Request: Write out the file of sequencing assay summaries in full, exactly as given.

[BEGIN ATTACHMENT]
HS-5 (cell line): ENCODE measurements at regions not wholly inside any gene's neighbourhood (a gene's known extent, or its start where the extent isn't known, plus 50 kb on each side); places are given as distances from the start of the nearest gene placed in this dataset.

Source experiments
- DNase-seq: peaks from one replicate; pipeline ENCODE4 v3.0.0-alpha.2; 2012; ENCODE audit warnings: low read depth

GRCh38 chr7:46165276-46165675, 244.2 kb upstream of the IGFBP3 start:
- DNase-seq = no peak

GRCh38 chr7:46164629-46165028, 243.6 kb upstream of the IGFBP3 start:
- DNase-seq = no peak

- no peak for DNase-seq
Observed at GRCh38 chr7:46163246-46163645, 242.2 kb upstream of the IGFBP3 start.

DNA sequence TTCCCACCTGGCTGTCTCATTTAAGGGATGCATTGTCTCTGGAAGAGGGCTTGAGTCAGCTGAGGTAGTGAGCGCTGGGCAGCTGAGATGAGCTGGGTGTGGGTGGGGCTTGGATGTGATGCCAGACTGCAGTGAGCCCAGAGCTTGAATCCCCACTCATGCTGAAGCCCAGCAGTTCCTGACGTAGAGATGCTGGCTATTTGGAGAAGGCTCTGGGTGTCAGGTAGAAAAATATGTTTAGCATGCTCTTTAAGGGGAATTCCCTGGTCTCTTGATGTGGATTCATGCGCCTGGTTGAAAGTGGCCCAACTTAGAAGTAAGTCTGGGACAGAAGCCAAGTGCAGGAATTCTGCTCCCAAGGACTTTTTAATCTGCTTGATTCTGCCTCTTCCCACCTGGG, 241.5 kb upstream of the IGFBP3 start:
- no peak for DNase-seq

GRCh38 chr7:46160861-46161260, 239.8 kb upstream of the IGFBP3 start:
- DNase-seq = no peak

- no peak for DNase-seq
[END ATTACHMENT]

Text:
HS-5 (cell line): ENCODE measurements at regions not wholly inside any gene's neighbourhood (a gene's known extent, or its start where the extent isn't known, plus 50 kb on each side); places are given as distances from the start of the nearest gene placed in this dataset.

Source experiments
- DNase-seq: peaks from one replicate; pipeline ENCODE4 v3.0.0-alpha.2; 2012; ENCODE audit warnings: low read depth

GRCh38 chr7:46165276-46165675, 244.2 kb upstream of the IGFBP3 start:
- DNase-seq = no peak

GRCh38 chr7:46164629-46165028, 243.6 kb upstream of the IGFBP3 start:
- DNase-seq = no peak

- no peak for DNase-seq
Observed at GRCh38 chr7:46163246-46163645, 242.2 kb upstream of the IGFBP3 start.

DNA sequence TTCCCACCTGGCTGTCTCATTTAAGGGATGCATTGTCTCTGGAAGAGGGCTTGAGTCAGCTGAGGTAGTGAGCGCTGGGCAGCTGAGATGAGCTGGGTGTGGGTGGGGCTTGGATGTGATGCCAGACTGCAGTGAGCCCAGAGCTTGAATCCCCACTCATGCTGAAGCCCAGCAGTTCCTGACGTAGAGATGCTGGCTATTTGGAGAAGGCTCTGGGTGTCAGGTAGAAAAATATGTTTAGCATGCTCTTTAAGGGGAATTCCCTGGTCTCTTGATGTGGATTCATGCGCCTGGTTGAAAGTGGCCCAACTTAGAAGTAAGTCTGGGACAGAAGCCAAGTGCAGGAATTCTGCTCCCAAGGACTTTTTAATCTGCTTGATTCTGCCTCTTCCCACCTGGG, 241.5 kb upstream of the IGFBP3 start:
- no peak for DNase-seq

GRCh38 chr7:46160861-46161260, 239.8 kb upstream of the IGFBP3 start:
- DNase-seq = no peak

- no peak for DNase-seq